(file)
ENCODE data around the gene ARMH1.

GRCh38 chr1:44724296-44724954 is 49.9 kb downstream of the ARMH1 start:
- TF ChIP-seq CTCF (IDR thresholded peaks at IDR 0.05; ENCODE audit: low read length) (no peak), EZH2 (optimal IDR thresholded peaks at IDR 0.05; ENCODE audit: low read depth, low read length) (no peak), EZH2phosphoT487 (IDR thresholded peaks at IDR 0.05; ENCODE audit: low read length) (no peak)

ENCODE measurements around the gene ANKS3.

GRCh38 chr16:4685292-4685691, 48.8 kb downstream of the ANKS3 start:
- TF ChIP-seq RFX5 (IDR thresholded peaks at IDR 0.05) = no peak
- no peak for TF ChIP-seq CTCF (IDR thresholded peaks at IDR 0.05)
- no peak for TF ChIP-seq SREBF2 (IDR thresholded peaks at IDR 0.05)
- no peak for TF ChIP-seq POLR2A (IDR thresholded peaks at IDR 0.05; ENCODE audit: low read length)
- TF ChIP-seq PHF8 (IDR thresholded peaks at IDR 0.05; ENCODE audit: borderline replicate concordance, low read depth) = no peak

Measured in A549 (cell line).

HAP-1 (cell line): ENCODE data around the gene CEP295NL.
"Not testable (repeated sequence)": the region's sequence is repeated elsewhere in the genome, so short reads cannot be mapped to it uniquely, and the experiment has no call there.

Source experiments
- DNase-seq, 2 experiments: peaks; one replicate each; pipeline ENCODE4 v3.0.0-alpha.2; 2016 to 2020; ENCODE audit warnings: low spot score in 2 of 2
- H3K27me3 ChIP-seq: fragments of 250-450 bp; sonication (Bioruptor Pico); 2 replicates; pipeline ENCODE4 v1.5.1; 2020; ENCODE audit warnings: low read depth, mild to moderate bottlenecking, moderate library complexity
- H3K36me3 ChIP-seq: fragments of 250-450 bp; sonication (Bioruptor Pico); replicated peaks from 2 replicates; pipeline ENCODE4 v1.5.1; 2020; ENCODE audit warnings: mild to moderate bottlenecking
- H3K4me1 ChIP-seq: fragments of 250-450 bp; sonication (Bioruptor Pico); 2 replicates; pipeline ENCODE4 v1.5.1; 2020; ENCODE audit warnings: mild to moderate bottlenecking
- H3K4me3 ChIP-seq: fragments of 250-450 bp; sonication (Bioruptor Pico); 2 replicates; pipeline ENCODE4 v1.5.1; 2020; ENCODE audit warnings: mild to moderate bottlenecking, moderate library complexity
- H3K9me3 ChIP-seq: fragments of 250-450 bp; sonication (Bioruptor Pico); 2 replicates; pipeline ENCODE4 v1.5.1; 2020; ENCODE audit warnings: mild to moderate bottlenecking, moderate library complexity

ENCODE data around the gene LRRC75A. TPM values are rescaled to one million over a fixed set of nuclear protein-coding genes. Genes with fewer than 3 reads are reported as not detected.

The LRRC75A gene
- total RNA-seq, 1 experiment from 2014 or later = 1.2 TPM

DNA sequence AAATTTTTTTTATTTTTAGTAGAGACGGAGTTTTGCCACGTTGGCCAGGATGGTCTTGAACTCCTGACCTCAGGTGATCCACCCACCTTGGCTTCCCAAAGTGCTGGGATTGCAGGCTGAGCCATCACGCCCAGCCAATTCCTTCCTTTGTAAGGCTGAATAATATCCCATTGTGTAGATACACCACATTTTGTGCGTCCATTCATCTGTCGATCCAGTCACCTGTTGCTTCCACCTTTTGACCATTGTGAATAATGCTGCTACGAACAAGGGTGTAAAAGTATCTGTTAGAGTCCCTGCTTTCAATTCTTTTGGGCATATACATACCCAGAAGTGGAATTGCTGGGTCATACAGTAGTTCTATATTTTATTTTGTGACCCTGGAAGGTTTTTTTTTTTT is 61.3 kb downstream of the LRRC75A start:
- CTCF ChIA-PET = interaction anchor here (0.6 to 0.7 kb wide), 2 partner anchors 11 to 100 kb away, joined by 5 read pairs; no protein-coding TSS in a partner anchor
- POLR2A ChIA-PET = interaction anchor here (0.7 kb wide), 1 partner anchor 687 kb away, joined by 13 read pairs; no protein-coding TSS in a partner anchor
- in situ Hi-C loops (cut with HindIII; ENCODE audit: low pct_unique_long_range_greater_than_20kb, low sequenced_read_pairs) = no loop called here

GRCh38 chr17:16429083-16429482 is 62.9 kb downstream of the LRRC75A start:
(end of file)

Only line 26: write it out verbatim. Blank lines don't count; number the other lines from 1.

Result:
- POLR2A ChIA-PET = interaction anchor here (0.7 kb wide), 1 partner anchor 687 kb away, joined by 13 read pairs; no protein-coding TSS in a partner anchor